REmarks #15 Tenancy-free period

20 June 2024

In our practice, we often encounter lease agreements made to secure legal title to land for solar or wind farms.

A lease is a type of obligation where one party gives another party the right to use an asset. However, specific conditions that distinguish it from other usage agreements must be met for such an agreement to be considered a lease. Every named contract regulated in the civil code has key elements essential for its legal qualification, known in legal terminology as “essentialia negotii.” For lease agreements, rent is one of these crucial elements, making the lease inherently payable.

In the renewable energy project market, it is common to delay rent payments until the tenant obtains construction permits or other necessary documents, concludes a connection agreement with the relevant operator, starts construction, or even until the installation produces electricity. A symbolic one-time rent is sometimes set for this period, after which regular rent payments start. These arrangements make business sense for investors to minimize costs during the project’s preparatory phase when its completion is still uncertain.

Delaying rent payments effectively allows the tenant to use the property for free for a certain period of time. This lack of an essential element from the contract’s start raises questions about its qualification as a lease during this rent-free period. There might be a temptation to consider this initial period as a lending for use [użyczenie] (a type of agreement characterized by non-payment).

These seemingly academic considerations can have significant practical implications. A fixed-term lease agreement is very stable, with limited termination options. In contrast, if the asset becomes necessary for the lender due to unforeseen reasons, with a lending for use, they can demand its return even if the contract is for a fixed term. If the agreement is considered a lending for use during the “free” period, the property owner could terminate it early and reclaim the property, causing the tenant to lose their legal title to the land due to the owner’s unilateral decision.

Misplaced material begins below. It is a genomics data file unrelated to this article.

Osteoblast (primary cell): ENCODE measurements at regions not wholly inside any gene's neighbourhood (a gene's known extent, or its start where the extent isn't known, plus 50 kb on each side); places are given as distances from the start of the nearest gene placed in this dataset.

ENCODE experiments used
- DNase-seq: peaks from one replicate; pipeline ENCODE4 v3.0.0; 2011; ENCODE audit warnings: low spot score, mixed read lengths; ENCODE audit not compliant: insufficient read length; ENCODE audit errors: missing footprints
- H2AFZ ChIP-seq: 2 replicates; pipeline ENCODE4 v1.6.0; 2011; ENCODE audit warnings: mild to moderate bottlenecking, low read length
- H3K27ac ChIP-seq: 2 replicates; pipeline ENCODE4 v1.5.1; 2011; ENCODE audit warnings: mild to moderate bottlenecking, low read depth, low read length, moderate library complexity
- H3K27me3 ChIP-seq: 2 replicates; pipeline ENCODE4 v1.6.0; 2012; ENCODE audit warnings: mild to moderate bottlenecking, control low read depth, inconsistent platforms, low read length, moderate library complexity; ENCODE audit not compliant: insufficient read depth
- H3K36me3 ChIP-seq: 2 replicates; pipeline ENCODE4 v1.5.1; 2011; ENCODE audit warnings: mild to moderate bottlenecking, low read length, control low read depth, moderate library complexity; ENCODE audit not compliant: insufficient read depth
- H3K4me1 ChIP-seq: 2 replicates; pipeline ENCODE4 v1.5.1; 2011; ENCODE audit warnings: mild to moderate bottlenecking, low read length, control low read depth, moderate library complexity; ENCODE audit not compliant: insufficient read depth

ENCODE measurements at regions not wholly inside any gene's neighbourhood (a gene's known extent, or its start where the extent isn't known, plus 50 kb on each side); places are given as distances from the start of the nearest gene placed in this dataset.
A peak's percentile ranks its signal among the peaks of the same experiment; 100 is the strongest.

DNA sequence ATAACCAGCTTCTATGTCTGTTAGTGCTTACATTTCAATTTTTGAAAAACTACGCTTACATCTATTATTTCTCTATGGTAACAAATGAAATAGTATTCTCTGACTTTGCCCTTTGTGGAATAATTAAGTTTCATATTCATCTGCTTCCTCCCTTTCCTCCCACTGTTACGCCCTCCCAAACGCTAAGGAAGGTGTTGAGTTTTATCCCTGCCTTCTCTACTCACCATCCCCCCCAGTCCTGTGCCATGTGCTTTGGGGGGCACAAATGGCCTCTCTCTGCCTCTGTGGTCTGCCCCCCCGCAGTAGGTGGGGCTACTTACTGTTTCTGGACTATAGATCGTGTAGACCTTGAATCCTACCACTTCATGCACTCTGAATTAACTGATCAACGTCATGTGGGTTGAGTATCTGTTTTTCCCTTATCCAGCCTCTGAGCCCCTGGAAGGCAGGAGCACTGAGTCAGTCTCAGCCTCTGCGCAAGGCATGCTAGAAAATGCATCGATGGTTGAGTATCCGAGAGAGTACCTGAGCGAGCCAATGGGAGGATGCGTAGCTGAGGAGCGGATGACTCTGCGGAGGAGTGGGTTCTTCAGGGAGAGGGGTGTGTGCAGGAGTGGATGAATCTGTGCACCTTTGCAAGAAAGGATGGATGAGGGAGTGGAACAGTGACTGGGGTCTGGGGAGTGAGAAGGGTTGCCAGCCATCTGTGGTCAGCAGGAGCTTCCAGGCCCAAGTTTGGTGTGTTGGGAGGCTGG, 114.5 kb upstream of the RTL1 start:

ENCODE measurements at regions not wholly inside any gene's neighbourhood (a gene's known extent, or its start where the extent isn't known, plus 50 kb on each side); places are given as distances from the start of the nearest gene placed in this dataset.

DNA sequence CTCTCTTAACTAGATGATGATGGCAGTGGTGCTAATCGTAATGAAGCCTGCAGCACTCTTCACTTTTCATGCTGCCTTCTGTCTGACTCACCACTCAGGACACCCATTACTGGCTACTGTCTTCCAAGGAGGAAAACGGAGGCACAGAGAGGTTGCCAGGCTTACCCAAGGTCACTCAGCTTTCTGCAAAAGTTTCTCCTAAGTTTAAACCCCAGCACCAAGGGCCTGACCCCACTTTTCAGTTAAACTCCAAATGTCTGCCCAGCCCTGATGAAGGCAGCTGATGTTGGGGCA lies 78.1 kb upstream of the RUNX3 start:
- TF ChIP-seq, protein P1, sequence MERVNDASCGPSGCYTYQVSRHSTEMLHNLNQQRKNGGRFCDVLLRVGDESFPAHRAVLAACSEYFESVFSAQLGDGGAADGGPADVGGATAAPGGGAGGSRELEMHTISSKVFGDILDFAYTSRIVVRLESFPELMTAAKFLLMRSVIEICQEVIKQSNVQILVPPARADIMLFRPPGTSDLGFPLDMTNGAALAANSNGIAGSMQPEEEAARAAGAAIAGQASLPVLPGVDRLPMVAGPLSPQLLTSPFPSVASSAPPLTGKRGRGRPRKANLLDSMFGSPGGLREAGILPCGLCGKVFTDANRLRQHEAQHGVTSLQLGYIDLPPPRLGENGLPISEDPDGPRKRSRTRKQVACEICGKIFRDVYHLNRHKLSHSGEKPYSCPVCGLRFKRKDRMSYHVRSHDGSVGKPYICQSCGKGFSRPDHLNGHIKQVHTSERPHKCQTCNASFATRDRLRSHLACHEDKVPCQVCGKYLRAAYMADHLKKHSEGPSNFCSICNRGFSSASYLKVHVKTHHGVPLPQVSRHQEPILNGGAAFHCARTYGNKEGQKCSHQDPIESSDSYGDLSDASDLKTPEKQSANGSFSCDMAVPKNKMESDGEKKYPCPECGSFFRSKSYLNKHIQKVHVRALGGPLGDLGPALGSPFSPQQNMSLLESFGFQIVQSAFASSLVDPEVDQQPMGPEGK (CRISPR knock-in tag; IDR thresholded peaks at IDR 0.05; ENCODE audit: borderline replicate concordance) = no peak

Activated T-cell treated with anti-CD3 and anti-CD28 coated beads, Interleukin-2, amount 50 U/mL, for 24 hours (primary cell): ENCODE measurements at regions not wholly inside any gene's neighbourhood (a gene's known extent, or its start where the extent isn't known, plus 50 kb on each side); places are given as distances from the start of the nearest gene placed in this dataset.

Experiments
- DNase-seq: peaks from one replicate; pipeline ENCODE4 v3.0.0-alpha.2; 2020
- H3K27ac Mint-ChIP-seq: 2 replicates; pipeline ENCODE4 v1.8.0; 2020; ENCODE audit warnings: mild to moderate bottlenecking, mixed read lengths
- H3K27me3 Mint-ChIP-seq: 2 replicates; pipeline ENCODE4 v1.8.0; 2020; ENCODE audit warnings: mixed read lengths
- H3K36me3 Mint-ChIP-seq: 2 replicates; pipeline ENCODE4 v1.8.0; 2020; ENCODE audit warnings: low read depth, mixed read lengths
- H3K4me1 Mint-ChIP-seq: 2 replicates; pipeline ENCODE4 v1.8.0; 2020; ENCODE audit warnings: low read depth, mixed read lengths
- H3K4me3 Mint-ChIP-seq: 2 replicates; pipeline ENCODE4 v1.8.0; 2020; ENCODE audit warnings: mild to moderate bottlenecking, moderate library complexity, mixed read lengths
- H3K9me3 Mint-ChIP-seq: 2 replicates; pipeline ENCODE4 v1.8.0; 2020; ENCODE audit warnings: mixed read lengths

To avoid such risks to the project’s feasibility, it is essential to ensure the legal qualification of the agreement from the start. Various constructions can faithfully reflect the parties’ business arrangements without explicitly qualifying the usage period as free. Avoiding symbolic rents is also advisable to prevent giving the landlord grounds for arguing that the agreement circumvents the law.

Investors’ desire to minimize costs can make them less vigilant when negotiating and drafting these critical provisions. Such arrangements work as long as both parties are satisfied with the agreement and no disputes arise (most commonly about money). However, given the significant consequences of potentially classifying such an agreement as non-paid, it’s worth recalling the old lawyers’ wisdom that contracts are written primarily for bad times.

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Karolina Pacholska, Associate

Natalia Cytlak, Associate